Probing The Depths of Human Existence


The origin of Homo sapiens and the evolutionary processes that led them to present-day beings has always been a topic of intrigue and controversy. Though the evidence obtained are still not enough for a complete run-through of the history of human evolution, all that has been revealed after extensive paleontological and molecular research has enlightened just as much, as how we came into existence.

How did the Homo sapiens come into being?

The evidence unearthed by researchers dates the first appearance of primates 55-65 million years ago. With the appearance of the genus Homo about 3 million years ago, evolutionary processes led to the emergence of Homo erectus. They survived longer than the other hominin species and were the first known hominin to migrate out of Africa. Homo erectus possessed much of the modern human body proportions but with relatively long legs and shorter arms. This could have possibly indicated the first transition from arboreal to land-living beings. Homo sapiens are known to have first appeared in Africa; approximately 300,000 years ago; their migration from thereon to the Middle East and Eurasia saw their expansion. Our closest known relatives are known to be the Homo neanderthalensis– the Neanderthals- who evolved from the Homo erectus and were hominins much similar to the present-day humans, but much shorter, stockier and adapted to cold environments. They developed outside Africa and populated regions of Eurasia where they co-existed with Homo sapiens for many years before they eventually went extinct. Armed with all of these facts, scientists probed about the nature of interactions between us and our relatives- the Neanderthals, but to no avail because this required the study of both ancient and present-day human genomes by obtaining pure DNA samples.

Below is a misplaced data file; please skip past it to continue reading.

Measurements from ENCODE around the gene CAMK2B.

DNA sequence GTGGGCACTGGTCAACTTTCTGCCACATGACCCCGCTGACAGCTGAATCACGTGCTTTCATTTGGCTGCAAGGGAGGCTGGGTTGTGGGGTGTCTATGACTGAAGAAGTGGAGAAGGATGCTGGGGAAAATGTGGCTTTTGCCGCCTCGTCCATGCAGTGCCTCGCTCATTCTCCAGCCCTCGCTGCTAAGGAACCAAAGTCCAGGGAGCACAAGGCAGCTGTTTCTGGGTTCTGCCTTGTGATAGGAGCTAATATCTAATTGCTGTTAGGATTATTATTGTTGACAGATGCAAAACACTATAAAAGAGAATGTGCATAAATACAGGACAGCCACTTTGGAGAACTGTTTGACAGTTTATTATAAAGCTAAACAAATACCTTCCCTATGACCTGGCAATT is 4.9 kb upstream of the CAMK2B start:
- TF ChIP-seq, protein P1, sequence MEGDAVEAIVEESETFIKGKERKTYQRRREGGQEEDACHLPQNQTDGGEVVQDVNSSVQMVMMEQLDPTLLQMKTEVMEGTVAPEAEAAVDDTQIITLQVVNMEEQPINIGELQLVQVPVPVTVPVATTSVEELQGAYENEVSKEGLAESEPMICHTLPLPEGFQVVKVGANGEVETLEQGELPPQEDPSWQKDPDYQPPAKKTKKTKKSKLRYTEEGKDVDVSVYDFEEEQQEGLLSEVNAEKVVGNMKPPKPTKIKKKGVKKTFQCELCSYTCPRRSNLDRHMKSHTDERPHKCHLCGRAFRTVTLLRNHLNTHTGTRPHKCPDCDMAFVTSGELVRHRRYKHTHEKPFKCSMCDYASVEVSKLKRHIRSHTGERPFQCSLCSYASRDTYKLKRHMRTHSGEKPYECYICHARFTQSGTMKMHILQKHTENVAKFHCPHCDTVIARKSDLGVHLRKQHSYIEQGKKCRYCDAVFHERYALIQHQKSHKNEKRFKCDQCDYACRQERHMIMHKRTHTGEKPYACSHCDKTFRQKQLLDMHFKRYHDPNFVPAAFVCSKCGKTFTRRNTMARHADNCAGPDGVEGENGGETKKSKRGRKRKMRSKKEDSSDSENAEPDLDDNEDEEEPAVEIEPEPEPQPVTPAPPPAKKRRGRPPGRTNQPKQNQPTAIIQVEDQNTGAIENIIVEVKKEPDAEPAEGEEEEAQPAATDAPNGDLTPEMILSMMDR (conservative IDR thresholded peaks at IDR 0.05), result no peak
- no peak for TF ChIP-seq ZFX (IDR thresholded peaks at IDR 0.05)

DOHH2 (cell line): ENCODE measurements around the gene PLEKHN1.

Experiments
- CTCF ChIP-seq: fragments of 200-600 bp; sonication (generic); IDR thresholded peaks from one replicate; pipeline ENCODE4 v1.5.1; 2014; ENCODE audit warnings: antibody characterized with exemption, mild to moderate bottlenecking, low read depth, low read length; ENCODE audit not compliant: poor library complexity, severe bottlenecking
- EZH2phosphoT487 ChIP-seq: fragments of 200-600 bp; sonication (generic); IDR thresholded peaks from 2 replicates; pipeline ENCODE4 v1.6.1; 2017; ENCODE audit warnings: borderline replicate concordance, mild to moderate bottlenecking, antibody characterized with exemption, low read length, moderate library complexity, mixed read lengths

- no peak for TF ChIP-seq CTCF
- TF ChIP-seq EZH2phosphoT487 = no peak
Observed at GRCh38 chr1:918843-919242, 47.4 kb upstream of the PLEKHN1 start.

Until Svante Pääbo accomplished this seemingly challenging feat.

Svante Pääbo

Svante Pääbo, a Swedish geneticist, is now the Nobel prize winner for Physiology or Medicine for the year 2022 and the founder of Paleogenetics- the study of ancient DNA obtained from fossils- due to his discoveries concerning ‘the genomes of extinct hominins and human evolution.’

Pääbo’s Findings

DNA can become chemically altered and fragmented with time, or get contaminated with microbial DNA and such, so the extraction of pure hominin DNA was itself challenging. Through extensive technical developments for better retrieving, sequencing and analyzing ancient DNA, Pääbo succeeded in analyzing the DNA of archaic specimens and discovered the links between modern and ancient hominins. He was able to obtain the undamaged and uncontaminated genome sequence of the Neanderthals and what was more, he discovered another, previously unknown, extinct hominin named Denisova from genomic data he retrieved from a small finger bone specimen!

Distal Phalanx found in a Denisovan cave

Pääbo succeeded in publishing the first Neanderthal genome sequence in 2010. He found that gene transfer had occurred between the now-extinct relatives and Homo sapiens and that traces of their DNA remained in present human genomes. At the time when the Homo sapiens migrated out of Africa, the Neanderthals inhabited Western Eurasia while Denisovans populated the eastern regions of Eurasia. Thus at some point in history, Homo sapiens, Neanderthals and Denisovans co-existed in parts of Europe and Asia, they inter-bred, causing genes to mix and flow among them. This was proved when deeper delving showed that there were Neanderthal genes in humans that affected how our immune systems reacted to different types of infections. 

Pääbo revealed genetic differences between living humans and the extinct hominins and the evolution of man from their extinct relatives, thus identifying features unique to present-day humans and adding valuable evidence and new discoveries to complete most of what was unknown about human evolution. With his major breakthroughs and founding of the new scientific discipline- Paleogenetics, it is certain that Pääbo has just opened the doors for many more budding scientists and novel research projects that are yet to come, to decode this whole mystery as to how we originated and came to be who we are today.  


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